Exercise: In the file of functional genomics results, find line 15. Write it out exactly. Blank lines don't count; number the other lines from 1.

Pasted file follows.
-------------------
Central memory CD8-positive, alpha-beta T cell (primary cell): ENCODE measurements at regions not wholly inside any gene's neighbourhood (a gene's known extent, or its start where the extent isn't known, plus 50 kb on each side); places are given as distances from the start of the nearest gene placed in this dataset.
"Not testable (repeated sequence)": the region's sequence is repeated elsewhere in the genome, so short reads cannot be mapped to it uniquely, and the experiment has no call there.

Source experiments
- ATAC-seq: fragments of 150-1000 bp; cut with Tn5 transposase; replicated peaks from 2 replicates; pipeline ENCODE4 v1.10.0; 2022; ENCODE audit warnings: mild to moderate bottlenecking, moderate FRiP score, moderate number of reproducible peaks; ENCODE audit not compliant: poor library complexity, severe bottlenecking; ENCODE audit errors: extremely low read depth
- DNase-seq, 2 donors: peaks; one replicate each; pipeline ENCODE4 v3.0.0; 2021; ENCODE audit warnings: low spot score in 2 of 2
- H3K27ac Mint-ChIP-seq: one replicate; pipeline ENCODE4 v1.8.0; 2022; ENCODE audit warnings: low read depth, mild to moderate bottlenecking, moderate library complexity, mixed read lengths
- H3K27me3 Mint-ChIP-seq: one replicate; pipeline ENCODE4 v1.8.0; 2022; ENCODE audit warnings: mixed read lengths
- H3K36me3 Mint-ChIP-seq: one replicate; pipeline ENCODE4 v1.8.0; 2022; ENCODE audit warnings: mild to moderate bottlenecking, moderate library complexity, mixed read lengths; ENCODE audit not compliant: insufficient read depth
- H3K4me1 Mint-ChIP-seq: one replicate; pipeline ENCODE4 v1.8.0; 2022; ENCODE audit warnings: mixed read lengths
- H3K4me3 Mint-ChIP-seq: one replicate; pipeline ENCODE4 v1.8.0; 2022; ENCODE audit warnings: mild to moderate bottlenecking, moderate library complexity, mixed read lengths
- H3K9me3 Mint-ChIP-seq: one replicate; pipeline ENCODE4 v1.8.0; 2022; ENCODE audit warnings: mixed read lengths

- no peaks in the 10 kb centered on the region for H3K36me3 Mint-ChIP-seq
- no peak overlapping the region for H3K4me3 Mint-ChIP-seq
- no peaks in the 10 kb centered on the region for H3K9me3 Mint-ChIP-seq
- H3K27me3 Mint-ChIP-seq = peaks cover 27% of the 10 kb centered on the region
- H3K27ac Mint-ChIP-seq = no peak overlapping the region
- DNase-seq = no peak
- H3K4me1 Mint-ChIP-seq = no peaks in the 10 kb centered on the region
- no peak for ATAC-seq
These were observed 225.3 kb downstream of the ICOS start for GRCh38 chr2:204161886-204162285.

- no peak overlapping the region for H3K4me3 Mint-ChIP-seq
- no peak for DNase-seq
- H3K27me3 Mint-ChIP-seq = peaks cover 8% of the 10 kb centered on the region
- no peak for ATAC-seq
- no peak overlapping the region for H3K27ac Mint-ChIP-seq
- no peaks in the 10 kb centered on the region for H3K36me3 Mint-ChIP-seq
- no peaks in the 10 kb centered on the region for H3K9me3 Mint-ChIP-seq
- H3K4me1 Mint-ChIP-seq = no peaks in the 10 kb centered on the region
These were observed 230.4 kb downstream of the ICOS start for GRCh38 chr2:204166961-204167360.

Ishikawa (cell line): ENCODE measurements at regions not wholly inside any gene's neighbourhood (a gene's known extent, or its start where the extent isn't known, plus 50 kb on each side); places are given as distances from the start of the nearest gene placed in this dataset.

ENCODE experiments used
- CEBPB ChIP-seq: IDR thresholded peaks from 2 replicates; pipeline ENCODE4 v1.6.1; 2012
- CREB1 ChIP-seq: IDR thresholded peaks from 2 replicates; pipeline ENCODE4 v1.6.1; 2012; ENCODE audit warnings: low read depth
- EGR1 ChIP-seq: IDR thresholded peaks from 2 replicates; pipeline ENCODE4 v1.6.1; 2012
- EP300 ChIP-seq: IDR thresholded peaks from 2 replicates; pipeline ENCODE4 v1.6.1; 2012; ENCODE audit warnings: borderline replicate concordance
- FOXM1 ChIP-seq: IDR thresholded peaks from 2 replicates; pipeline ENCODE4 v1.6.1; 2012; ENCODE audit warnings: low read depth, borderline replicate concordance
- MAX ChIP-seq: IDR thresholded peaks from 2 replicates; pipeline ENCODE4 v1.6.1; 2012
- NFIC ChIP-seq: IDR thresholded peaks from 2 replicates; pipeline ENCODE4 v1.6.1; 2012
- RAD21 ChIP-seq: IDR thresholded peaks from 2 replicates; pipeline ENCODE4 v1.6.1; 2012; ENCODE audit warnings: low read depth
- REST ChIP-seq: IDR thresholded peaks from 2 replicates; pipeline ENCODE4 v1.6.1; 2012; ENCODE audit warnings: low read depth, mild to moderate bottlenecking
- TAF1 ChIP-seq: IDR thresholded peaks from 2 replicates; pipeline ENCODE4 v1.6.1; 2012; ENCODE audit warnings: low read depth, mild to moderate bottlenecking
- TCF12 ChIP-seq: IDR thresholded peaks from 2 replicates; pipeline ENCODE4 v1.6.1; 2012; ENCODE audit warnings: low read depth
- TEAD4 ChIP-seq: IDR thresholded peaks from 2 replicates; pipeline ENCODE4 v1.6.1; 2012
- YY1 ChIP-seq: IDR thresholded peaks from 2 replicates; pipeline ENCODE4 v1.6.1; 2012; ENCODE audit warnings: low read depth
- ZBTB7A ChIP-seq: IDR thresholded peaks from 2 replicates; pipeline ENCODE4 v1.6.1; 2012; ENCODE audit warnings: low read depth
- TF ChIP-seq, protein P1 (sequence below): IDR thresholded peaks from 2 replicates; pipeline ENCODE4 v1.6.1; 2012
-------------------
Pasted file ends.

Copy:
- H3K27me3 Mint-ChIP-seq = peaks cover 27% of the 10 kb centered on the region